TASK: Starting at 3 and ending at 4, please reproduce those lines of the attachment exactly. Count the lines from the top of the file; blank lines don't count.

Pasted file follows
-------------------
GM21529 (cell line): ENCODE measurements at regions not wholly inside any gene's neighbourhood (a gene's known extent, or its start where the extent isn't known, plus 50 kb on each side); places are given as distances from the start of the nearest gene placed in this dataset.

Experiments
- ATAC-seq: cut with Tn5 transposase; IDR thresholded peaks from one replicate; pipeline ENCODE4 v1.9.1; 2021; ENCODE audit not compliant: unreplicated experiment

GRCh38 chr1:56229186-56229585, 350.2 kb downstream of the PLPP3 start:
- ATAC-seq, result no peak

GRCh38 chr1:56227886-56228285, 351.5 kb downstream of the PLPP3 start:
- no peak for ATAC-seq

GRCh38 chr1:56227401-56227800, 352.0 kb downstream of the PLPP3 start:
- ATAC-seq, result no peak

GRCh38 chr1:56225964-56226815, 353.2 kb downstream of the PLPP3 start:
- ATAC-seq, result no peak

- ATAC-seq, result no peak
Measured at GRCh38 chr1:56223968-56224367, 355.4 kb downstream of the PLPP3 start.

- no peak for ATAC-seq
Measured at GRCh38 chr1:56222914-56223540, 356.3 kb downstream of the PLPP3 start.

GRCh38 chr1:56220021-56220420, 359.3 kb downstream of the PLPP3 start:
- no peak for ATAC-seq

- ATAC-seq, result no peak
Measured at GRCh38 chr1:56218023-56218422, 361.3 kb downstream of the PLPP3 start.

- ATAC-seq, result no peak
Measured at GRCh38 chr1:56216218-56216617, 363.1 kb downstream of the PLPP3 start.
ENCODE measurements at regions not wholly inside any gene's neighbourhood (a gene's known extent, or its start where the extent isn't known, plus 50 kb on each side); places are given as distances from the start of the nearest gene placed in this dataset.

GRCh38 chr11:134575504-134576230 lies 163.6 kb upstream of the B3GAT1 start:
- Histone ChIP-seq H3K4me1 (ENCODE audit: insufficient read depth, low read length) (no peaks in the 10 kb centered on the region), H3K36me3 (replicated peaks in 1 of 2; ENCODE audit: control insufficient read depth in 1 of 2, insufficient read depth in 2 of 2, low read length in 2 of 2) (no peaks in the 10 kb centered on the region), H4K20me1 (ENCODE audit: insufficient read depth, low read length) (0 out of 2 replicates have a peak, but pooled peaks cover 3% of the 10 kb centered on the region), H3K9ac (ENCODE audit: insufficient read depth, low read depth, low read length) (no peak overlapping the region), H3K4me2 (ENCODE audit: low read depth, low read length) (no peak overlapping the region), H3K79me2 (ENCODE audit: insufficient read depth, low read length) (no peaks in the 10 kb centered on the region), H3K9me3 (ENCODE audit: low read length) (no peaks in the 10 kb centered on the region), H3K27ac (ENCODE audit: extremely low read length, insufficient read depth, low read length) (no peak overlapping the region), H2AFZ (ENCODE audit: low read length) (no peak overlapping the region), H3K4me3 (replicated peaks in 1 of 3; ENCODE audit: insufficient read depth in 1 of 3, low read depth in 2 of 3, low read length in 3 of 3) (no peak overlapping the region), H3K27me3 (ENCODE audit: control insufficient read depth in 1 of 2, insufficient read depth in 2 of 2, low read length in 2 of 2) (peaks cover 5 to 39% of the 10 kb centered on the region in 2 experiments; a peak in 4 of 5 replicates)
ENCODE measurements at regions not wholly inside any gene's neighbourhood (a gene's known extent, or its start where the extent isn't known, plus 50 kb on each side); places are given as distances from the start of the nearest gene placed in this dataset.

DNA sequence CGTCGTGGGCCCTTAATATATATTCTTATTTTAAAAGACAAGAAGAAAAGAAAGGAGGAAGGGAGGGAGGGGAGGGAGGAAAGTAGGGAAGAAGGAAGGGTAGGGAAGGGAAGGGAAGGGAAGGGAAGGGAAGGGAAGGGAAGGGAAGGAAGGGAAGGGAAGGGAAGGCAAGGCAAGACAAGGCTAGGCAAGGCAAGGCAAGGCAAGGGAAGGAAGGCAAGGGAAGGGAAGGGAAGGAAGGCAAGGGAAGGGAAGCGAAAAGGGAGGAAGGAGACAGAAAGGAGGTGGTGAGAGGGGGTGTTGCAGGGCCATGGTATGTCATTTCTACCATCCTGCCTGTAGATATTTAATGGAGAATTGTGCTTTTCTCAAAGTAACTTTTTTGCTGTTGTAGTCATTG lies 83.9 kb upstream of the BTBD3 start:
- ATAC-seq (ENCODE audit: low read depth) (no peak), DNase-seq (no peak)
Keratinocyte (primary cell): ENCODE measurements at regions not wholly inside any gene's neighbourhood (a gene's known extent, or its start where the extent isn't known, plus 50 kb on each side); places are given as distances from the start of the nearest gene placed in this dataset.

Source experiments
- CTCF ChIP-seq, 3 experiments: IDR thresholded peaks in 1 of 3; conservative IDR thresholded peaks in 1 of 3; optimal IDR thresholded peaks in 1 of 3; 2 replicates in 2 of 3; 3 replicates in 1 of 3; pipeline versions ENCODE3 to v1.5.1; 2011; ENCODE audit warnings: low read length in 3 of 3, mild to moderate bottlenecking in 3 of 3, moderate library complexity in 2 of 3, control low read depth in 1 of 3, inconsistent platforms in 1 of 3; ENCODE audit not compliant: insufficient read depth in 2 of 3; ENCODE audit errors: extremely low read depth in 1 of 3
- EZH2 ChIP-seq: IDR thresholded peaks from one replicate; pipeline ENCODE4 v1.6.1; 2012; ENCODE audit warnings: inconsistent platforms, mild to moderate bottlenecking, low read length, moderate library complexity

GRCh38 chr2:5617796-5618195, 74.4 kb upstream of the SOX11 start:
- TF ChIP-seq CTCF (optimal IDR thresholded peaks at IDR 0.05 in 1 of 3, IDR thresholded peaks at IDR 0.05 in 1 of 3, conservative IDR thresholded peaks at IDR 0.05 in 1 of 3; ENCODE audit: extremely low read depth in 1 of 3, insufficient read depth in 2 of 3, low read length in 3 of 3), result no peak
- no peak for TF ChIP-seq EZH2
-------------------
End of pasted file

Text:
- ATAC-seq: cut with Tn5 transposase; IDR thresholded peaks from one replicate; pipeline ENCODE4 v1.9.1; 2021; ENCODE audit not compliant: unreplicated experiment

GRCh38 chr1:56229186-56229585, 350.2 kb downstream of the PLPP3 start: